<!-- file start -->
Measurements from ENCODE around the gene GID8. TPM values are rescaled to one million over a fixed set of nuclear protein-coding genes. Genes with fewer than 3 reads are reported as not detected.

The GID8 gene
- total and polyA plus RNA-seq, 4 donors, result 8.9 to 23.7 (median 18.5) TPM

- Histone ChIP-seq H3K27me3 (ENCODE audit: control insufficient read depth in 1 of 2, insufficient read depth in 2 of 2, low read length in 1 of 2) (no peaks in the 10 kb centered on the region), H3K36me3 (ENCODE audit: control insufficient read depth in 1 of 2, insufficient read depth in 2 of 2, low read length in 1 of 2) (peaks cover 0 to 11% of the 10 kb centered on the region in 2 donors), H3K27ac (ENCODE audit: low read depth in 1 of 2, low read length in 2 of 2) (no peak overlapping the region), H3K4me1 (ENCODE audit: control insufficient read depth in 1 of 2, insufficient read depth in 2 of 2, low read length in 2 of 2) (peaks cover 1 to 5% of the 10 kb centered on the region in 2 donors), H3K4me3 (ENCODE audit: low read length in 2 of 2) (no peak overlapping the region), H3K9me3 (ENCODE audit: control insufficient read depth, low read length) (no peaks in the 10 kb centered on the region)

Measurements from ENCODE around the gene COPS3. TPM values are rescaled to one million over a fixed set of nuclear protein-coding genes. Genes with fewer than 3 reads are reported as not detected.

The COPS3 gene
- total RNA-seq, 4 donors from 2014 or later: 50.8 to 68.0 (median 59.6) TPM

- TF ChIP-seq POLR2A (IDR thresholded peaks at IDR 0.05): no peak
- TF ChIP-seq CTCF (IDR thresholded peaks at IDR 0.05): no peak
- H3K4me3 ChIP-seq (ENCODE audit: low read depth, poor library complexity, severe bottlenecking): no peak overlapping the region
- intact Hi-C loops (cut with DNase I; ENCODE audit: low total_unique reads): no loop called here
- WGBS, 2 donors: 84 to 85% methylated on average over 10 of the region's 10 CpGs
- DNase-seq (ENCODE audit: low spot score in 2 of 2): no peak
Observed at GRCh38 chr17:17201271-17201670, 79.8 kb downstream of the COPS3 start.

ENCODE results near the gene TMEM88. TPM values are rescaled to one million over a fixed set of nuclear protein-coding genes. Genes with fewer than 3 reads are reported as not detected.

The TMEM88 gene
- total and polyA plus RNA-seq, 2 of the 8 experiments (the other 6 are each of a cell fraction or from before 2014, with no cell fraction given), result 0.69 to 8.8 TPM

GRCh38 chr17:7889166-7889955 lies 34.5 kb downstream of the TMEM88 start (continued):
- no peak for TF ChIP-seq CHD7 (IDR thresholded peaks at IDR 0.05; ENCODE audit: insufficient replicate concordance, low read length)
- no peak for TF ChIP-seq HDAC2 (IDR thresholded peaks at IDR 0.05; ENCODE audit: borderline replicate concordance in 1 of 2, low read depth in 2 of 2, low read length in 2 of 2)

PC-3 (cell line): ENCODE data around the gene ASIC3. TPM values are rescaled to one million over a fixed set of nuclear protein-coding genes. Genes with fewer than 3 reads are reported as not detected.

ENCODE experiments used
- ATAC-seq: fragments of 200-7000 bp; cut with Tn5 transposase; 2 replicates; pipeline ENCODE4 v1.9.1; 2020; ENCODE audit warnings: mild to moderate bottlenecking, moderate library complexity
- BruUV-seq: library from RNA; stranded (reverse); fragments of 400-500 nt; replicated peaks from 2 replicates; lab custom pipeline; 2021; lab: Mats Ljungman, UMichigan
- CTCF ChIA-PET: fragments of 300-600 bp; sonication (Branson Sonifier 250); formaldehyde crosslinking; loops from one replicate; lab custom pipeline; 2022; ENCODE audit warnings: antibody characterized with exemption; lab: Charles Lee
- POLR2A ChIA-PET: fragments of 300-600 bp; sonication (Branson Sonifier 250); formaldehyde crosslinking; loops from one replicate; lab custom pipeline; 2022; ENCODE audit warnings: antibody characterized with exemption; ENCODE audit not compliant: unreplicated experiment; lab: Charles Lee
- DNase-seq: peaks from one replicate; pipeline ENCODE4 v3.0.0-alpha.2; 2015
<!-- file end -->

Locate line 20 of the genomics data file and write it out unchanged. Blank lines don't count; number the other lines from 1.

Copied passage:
- no peak for TF ChIP-seq HDAC2 (IDR thresholded peaks at IDR 0.05; ENCODE audit: borderline replicate concordance in 1 of 2, low read depth in 2 of 2, low read length in 2 of 2)